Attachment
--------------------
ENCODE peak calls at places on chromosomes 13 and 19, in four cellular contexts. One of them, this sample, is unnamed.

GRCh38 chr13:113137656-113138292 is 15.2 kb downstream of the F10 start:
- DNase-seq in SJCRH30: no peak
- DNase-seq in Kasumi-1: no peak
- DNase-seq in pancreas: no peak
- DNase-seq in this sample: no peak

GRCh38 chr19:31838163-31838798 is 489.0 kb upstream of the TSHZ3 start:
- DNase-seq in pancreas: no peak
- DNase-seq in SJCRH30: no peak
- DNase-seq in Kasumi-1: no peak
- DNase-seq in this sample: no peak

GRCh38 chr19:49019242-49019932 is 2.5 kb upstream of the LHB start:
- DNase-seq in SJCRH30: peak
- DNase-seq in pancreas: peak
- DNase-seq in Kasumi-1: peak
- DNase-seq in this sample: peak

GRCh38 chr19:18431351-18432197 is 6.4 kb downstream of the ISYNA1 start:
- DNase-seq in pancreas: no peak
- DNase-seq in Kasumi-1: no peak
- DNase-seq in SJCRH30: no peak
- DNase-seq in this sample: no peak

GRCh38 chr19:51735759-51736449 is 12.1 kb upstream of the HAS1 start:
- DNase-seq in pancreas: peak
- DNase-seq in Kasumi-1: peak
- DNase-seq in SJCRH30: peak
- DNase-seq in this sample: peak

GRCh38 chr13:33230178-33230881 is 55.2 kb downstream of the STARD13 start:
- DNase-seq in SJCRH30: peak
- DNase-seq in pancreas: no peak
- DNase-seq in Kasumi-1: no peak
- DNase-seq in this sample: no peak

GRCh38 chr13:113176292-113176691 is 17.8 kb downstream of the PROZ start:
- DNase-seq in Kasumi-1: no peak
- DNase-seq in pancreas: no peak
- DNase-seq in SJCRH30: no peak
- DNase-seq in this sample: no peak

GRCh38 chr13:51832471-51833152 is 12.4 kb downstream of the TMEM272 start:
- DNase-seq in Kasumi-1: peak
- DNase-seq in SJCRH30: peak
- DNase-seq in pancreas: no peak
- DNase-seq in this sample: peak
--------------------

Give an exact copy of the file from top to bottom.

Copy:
ENCODE peak calls at places on chromosomes 13 and 19, in four cellular contexts. One of them, this sample, is unnamed.

GRCh38 chr13:113137656-113138292 is 15.2 kb downstream of the F10 start:
- DNase-seq in SJCRH30: no peak
- DNase-seq in Kasumi-1: no peak
- DNase-seq in pancreas: no peak
- DNase-seq in this sample: no peak

GRCh38 chr19:31838163-31838798 is 489.0 kb upstream of the TSHZ3 start:
- DNase-seq in pancreas: no peak
- DNase-seq in SJCRH30: no peak
- DNase-seq in Kasumi-1: no peak
- DNase-seq in this sample: no peak

GRCh38 chr19:49019242-49019932 is 2.5 kb upstream of the LHB start:
- DNase-seq in SJCRH30: peak
- DNase-seq in pancreas: peak
- DNase-seq in Kasumi-1: peak
- DNase-seq in this sample: peak

GRCh38 chr19:18431351-18432197 is 6.4 kb downstream of the ISYNA1 start:
- DNase-seq in pancreas: no peak
- DNase-seq in Kasumi-1: no peak
- DNase-seq in SJCRH30: no peak
- DNase-seq in this sample: no peak

GRCh38 chr19:51735759-51736449 is 12.1 kb upstream of the HAS1 start:
- DNase-seq in pancreas: peak
- DNase-seq in Kasumi-1: peak
- DNase-seq in SJCRH30: peak
- DNase-seq in this sample: peak

GRCh38 chr13:33230178-33230881 is 55.2 kb downstream of the STARD13 start:
- DNase-seq in SJCRH30: peak
- DNase-seq in pancreas: no peak
- DNase-seq in Kasumi-1: no peak
- DNase-seq in this sample: no peak

GRCh38 chr13:113176292-113176691 is 17.8 kb downstream of the PROZ start:
- DNase-seq in Kasumi-1: no peak
- DNase-seq in pancreas: no peak
- DNase-seq in SJCRH30: no peak
- DNase-seq in this sample: no peak

GRCh38 chr13:51832471-51833152 is 12.4 kb downstream of the TMEM272 start:
- DNase-seq in Kasumi-1: peak
- DNase-seq in SJCRH30: peak
- DNase-seq in pancreas: no peak
- DNase-seq in this sample: peak